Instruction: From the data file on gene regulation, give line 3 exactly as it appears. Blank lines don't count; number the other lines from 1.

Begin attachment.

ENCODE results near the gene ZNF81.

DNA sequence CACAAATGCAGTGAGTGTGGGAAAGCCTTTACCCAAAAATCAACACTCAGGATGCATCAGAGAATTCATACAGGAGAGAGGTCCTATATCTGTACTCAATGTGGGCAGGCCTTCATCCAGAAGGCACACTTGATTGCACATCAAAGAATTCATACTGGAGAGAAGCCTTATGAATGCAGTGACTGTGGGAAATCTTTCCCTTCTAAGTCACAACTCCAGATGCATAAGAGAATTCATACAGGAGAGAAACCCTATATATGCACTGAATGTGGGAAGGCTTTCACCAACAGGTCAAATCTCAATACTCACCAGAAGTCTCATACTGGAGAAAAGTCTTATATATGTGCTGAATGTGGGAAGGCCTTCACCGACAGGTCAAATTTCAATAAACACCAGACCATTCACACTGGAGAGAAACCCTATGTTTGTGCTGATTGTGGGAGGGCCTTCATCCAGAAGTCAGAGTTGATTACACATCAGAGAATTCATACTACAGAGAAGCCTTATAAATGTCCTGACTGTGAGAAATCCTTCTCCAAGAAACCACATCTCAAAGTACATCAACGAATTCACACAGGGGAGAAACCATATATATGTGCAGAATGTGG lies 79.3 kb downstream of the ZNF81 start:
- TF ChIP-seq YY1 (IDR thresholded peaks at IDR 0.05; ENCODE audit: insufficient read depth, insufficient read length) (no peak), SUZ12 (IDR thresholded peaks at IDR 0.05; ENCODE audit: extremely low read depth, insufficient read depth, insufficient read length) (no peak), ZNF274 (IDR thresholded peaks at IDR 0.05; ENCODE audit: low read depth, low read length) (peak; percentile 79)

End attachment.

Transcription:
- TF ChIP-seq YY1 (IDR thresholded peaks at IDR 0.05; ENCODE audit: insufficient read depth, insufficient read length) (no peak), SUZ12 (IDR thresholded peaks at IDR 0.05; ENCODE audit: extremely low read depth, insufficient read depth, insufficient read length) (no peak), ZNF274 (IDR thresholded peaks at IDR 0.05; ENCODE audit: low read depth, low read length) (peak; percentile 79)